This fall, a new MA in English focuses on “The Writer’s Craft” while a new MBA concentration in the Business Department addresses the great need for management in the energy and environment fields.
07 Six HNU grads are passionate
about their causes
Dedicated alums give it their all, whether working in local government to protect a county’s health care programs or fighting against nuclear weapons.
10 Challenge Campaign successes
Donors step up to help Marie-Rose Durocher Legacy Society’s challenge campaign keep rolling during equally challenging economic times.
16 2 008 Alumni Honor Ball recalls
another ball, another time
More than 180 alums, guests, faculty, staff and current HNU students brought back vestiges of HNU’s CoHoNa Balls of the 50s and 60s at Claremont Country Club during Homecoming Weekend.
2 3 4 5 6 7 10 12 14 15
Rosemarie Nassif, SSND, PhD, President Dav Cvitkovic, Vice President for Institutional Advancement Stuart Koop, Vice President for Finance and Administration Lizbeth Martin, Vice President for Academic Affairs Michael Miller, Vice President for Student Affairs Sr. Carol Sellman, Vice President for Mission Effectiveness Alumni Executive Board President Julie Echaniz ’75 Past Presidents Board President Maura Kelly Koberlein ’84
HNU Today Staff This issue of HNU Today is directed and published by the Office of Institutional Advancement: Executive Editor
Vice President for Institutional Advancement Contributing Writer and Editor
Rose Marie Cleese
Cleese Creative Alumni and SNJM reporter
Sr. Carol Sellman, ’69, ’78 MM
Vice President for Mission Effectiveness Design, Production and Photography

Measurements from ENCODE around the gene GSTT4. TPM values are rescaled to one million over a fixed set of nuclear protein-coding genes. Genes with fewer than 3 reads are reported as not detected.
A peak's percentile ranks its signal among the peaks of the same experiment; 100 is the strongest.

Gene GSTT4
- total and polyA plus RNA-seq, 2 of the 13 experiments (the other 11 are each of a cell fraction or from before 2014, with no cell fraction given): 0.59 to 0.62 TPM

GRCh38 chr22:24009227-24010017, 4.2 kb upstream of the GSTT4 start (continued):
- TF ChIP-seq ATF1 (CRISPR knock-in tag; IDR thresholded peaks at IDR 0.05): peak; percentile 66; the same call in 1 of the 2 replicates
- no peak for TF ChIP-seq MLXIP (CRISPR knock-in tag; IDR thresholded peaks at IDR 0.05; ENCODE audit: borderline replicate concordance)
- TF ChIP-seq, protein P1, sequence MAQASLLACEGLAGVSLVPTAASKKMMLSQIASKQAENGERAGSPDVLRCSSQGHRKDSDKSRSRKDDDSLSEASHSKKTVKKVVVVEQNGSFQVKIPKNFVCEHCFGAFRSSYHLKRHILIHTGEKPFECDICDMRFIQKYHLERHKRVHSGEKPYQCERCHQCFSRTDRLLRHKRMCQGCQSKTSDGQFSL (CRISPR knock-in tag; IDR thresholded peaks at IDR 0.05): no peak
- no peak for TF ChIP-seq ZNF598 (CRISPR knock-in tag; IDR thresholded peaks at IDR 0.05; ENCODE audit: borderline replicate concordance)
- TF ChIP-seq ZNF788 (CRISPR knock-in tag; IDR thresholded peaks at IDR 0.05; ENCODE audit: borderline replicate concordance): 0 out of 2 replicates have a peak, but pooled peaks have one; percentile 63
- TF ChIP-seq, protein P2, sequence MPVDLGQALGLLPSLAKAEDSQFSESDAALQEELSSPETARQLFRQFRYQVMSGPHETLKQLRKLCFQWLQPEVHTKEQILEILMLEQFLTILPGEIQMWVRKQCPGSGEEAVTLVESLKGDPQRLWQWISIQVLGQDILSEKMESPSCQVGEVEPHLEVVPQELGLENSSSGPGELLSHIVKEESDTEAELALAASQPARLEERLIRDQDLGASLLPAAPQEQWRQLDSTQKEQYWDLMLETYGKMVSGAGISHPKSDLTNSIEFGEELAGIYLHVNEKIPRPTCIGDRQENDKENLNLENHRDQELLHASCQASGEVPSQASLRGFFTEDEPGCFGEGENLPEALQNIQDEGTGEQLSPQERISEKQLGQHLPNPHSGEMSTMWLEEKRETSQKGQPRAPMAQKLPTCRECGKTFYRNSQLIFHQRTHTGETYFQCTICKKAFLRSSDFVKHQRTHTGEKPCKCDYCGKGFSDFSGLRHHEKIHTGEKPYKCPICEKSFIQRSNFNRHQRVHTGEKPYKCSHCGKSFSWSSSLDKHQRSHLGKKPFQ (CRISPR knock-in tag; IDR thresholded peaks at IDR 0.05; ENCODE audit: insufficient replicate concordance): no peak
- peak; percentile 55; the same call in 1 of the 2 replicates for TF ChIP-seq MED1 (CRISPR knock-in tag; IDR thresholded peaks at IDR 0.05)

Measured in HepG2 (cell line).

On the Cover Every May, Holy Names University sends a fresh crop of graduates out into the world to put their years of learning to both intelligent and compassionate use. Here, HNU president Sister Rosemarie Nassif addresses the Class of ’07.
SPRING 2009 | HNU TODAY 1
Restorative Justice at San Quentin Examined
oly Names University students and over 90 guests gathered on Wednesday, March 4th, to hear Jack Dison and Bryan Smith speak on the topic of restorative justice, a presentation sponsored by the Catholic Identity Committee of the University.
After teaching sociology and criminology at the university level for some 30 years, Jack Dison moved to California where he pursued further graduate studies, including work at the Graduate Theological Union in Berkeley and at the Center for Peacemaking and Conflict Studies at Fresno Pacific University. Over the past five years he has spent much of his time in various restorative justice activities and projects. He facilitates small victim-offender groups at San Quentin and works with Circles of Support and Accountability through Restorative Justice for Oakland youth. During his talk, Dison described restorative justice as a vision and process of doing justice in a format completely different from the criminal justice system. Restorative justice tries to find ways of healing broken relationships when a crime has been committed. This work views conflict as an opportunity for a community to engage in processes that promote repair, reconciliation, and the rebuilding of relationships while preserving the safety and dignity of all members involved: the victim, the wrongdoer, and the community at large. It is a totally voluntary process that currently exists at San Quentin prison.